I believe that this is what enabled him to be supremely confident and supremely humble at the same time. This enabled him to be ferociously adamant about right and wrong even when he was the only one doing so. It enabled him to shrug off the vilest personal attacks even when they were printed in the most widely-read newspapers. More impressively, it enabled him to resist the temptation to compromise, even when conceding ground would have bought him power and fame at the highest levels of government.

During his vast career, Howard Phillips made many powerful enemies, each of whom demonstrated that Howard couldn’t be intimidated or conquered, even in defeat. His amazing intellectual abilities and personal discipline brought him many opportunities that demonstrated that he couldn’t be bought or corrupted, even in success. And despite experiencing a number of amazing and often unparalleled successes in many areas of life, he never acted out of pride or ego.

Even when lauded for his principles and sincerity of belief, Howard would sidestep the compliment and point to the source of those beliefs, and to the responsibility of all men to live in obedience to God’s Word. In all my personal conversations with this exceptional man, he described himself as simply a normal and unexceptional person who owed everything to the blessings of God.

Most of the obituaries written over the last week highlight his truly remarkable career, and the incredible influence he has had in the conservative movement. Even many of his opponents have honored his personal consistency, his unswerving commitment to principle, and the honorable way he opposed them. Many of his allies have lamented the future of conservatism, now that Howard Phillips is no longer around to be their “true north,” and the example of political faithfulness.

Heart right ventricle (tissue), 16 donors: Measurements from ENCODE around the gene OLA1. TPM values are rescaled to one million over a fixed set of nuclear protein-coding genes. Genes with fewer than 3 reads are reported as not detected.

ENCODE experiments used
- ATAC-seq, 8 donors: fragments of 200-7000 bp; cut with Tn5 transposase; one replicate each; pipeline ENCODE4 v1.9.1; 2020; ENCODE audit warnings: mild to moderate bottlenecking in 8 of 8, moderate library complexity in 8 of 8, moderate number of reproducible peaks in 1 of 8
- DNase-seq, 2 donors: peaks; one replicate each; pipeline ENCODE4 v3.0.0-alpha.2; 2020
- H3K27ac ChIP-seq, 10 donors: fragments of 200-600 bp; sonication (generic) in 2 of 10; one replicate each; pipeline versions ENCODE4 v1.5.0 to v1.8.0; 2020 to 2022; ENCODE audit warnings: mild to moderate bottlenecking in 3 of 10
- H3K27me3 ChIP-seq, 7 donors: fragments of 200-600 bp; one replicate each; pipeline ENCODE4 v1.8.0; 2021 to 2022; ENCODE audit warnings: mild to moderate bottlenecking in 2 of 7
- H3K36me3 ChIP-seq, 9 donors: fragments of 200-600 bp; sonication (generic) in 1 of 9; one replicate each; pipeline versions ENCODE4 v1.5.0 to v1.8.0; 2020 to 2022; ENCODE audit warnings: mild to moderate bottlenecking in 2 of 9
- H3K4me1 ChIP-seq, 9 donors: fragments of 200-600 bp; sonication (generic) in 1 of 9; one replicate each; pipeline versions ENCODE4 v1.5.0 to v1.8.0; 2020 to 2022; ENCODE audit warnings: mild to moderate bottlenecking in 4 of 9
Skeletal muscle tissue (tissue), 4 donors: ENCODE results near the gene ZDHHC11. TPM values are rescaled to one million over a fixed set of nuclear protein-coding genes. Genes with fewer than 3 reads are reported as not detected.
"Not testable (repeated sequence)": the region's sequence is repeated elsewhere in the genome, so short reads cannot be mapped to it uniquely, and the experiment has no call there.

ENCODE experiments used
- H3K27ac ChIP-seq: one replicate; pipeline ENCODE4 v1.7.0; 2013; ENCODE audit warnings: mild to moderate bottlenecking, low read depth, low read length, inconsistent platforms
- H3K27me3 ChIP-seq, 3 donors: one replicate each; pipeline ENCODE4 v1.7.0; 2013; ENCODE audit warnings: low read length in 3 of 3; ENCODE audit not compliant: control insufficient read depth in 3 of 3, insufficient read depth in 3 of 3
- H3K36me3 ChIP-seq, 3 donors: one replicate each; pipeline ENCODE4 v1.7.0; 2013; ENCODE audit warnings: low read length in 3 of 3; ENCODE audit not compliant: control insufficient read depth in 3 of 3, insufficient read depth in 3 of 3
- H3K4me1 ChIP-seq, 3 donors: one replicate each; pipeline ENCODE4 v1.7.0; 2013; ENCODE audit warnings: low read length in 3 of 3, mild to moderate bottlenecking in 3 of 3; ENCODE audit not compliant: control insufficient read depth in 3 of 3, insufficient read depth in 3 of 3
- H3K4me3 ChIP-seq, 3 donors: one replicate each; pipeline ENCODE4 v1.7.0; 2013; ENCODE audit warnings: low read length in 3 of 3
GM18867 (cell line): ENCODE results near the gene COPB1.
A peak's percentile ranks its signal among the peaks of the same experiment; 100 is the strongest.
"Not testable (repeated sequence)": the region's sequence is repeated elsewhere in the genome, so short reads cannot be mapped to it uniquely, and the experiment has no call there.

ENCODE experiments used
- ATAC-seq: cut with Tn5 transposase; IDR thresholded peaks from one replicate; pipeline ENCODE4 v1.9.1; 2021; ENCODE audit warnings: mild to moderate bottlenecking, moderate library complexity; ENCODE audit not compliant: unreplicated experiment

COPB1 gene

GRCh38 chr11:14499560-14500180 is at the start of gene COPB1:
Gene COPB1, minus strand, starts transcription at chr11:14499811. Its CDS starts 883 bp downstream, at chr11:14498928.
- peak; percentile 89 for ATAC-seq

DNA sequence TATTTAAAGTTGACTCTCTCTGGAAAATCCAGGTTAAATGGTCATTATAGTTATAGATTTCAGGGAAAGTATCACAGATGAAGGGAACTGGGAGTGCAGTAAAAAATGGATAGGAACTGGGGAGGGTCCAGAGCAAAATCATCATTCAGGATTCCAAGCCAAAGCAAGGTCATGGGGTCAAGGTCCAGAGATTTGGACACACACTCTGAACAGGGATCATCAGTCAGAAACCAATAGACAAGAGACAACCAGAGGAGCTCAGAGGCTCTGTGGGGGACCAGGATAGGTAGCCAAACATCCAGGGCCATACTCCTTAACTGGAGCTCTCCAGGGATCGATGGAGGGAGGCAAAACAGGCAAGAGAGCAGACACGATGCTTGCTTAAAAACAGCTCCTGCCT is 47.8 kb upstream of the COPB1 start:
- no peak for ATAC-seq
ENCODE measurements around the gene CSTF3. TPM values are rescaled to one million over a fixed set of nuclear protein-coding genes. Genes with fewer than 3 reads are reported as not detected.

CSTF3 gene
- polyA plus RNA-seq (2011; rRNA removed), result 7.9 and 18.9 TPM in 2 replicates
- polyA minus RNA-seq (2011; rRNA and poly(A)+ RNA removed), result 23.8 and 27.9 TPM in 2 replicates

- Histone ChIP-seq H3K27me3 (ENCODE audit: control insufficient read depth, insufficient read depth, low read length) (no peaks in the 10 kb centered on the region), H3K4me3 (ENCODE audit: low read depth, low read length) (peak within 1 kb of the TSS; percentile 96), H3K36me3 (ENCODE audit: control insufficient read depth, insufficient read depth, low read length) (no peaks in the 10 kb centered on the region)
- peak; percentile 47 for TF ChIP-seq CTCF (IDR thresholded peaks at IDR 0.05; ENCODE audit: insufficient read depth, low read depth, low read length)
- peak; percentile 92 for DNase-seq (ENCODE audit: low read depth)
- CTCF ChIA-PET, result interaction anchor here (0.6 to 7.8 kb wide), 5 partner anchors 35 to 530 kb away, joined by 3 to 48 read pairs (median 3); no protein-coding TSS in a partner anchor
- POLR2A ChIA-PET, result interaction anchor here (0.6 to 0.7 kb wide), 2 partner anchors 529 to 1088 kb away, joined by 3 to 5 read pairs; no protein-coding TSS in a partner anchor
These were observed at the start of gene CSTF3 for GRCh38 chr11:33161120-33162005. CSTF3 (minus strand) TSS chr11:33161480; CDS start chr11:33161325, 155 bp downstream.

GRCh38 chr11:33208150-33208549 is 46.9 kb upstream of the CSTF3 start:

What people should realize, however, is that Howard’s greatest legacy, and greatest example, was as a father and a Christian who applied God’s Word to his life. That is a legacy that will last even longer than the fortifications and craters he left on our political landscape. My father taught me many lessons about those battles in Washington, but how he taught me was shaped partly by Howard’s example of fatherhood.

This legacy is another aspect of the exceptionalism of Howard Phillips. Unlike most political players, he has left behind several loving children and grandchildren, and, even more rarely seen, thousands of grateful spiritual children and grandchildren. It must seem strange to the world that one of the most embattled, most slandered, most betrayed and most hated men in recent American history would also be the most admired, most appreciated, most emulated, and most loved… but this is not surprising to anyone who knew him.


  1. A wonderful eulogy. Thank you for writing this post.

    - Emily